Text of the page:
Robert Waters is a member of one of the National Guard Bands working part time to provide music for military operations, support citizens, and promote national interests at home and abroad.
Waters has quite a background in music, having received both bachelor’s and master’s degrees in music from the University of Maryland. He has performed in numerous prestigious ensembles throughout his career including the Monumental Brass Quintet, Washington, D.C. (founding member), Kennedy Center Opera House Orchestra, National Symphony, Fairfax Symphony Orchestra, Annapolis Symphony Orchestra, and the 257th Army National Guard Band. His is currently a member of the 440th Army National Guard Band and Liberty Brass Quintet in Raleigh, North Carolina.
Steven Maxwell: What drew you to the National Guard Band?
Robert Waters: To be honest, I discovered National Guard Bands by accident. One day as I was looking for a number in the phone book, I happened upon a listing for the 257 th National Guard Band in Washington, D.C. After several encouraging conversations with a few members of the band and their Commander, I auditioned and was fortunate enough to be accepted. Their brass quintet, which stayed quite busy, had just lost the tuba player, so my timing couldn’t have been better.
SM: When during your career did you become a member of the National Guard Band?
RW: After spending a number of years on active duty, I left the military to teach school. When the opportunity came to join the 257th, I jumped at the chance. Before joining the military, I was making a living as a double bass player in the Kennedy Center Opera House Orchestra, substituting in the National Symphony Orchestra, and freelancing in the D.C. metropolitan area on both tuba and double bass.
SM: How has being a member of a National Guard Band changed you as a performer?
RW: As the leader of the Liberty Brass, a Musical Performance Team (MPT) comprised of brass and percussion players from the 440th Army National Guard Band in Raleigh, NC, my responsibilities now include much more than just playing the notes on the page. This position requires coordinating all aspects of the musical part of ceremonies, special events, and concerts.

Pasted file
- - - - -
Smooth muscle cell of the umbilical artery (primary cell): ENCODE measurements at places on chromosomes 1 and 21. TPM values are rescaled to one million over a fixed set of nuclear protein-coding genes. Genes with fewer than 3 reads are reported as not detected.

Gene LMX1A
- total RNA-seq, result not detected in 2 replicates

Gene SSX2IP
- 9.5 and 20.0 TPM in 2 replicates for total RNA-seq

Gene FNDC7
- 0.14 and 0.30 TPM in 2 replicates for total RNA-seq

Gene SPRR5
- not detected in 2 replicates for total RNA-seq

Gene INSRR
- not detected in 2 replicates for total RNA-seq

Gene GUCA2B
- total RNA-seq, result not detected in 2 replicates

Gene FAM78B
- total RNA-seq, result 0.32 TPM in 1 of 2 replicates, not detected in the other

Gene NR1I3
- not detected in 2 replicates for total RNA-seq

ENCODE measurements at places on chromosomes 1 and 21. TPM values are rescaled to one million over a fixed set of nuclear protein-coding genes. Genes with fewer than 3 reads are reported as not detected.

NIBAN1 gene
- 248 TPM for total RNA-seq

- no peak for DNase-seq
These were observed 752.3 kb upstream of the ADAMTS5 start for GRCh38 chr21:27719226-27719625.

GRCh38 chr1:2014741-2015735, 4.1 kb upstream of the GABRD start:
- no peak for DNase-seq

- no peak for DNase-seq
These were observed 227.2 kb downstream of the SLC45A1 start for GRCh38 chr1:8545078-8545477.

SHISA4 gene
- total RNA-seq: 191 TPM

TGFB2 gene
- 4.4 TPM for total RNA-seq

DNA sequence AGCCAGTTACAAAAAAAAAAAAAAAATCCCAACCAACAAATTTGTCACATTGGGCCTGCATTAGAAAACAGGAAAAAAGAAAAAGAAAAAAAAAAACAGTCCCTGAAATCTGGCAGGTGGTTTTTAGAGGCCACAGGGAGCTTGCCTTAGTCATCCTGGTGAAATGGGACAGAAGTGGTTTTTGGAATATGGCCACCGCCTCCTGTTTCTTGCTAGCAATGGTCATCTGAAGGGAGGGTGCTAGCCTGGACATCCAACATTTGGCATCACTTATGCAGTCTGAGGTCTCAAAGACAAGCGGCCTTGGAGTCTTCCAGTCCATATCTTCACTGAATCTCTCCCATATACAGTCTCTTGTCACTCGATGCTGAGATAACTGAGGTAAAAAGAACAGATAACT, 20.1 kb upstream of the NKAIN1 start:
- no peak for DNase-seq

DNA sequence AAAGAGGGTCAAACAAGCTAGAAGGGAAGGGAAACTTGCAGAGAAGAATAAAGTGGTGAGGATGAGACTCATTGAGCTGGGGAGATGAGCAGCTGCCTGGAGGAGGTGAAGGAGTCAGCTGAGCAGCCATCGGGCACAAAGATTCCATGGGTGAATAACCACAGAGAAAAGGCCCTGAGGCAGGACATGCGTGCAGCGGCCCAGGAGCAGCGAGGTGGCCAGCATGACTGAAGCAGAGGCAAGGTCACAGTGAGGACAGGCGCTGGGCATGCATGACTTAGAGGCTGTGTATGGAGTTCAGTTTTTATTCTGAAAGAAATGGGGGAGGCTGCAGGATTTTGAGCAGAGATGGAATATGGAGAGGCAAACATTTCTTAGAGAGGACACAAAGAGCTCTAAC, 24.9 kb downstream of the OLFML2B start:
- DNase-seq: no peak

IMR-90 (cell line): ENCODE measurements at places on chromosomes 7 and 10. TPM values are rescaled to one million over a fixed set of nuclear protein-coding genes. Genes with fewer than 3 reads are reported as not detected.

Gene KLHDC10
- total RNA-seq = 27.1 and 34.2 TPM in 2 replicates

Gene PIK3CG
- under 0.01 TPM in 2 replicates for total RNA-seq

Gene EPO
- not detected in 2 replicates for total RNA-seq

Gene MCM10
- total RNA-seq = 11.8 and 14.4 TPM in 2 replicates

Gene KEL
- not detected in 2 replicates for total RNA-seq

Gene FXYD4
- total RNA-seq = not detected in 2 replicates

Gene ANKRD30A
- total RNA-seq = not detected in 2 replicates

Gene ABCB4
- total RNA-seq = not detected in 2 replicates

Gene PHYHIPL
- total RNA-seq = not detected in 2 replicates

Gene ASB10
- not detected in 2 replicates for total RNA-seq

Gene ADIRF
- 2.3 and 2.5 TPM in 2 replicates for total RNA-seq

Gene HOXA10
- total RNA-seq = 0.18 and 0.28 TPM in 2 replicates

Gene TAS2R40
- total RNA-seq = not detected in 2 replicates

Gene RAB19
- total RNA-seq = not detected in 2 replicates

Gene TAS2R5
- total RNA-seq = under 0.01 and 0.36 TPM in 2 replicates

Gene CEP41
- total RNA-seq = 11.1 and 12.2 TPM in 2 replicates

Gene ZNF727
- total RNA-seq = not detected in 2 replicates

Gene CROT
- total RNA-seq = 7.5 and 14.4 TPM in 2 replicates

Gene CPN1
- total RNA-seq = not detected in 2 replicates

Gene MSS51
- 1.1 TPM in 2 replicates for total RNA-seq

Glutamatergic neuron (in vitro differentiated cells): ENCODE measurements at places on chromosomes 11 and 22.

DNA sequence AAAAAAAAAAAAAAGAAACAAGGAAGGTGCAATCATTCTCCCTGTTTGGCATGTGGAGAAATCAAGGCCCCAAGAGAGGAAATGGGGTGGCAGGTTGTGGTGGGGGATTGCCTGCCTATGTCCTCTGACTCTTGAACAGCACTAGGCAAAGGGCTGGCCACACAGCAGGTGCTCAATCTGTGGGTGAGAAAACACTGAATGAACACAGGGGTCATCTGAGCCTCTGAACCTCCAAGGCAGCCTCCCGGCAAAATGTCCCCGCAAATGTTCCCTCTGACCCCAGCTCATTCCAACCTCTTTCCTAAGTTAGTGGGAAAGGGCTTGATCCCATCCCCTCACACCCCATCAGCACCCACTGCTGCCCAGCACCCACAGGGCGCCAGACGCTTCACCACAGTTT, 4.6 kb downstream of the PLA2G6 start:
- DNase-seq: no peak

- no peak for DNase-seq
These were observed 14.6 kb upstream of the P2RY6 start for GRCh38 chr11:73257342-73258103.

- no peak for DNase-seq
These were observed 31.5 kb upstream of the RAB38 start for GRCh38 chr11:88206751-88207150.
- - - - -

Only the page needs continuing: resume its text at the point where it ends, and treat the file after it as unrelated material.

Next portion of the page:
SM: Please describe your duties as a member of a National Guard Band.
RW: I’m the Non-Commissioned Officer in Charge of the Liberty Brass as well as the low brass section leader, playing both tuba and euphonium. My primary duty, besides being proficient as a performer, is to make sure that we as soldier/musicians are prepared to deliver top-notch support in whatever capacity we’re called upon to serve. While supporting the troops is our primary mission, we also perform concerts in schools and before the general public, and are often called upon to support the Governor and other state officials in a variety of venues.
440th National Guard Band marching in a Memorial Day Parade in Thomasville, NC
SM: How much time do you spend in a musical setting?
RW: On the military side, the National Guard requires 2 full days of employment each month (usually on a weekend) as well as an additional 15 full days per year to earn a satisfactory year for retirement purposes. However, not every duty day involves a full day of rehearsing or performing.
In North Carolina, and I suspect in many other states as well, band members are often called upon to perform for more ceremonies and events than can be accommodated during those time periods described earlier. Over the course of a year, I probably spend an average of two extra days per month performing with the Guard. Next month, for example, our brass quintet is doing a school recruiting tour, so I’ll have the privilege of getting to play a nice mix of quintet music for six straight days, two or three concerts each day.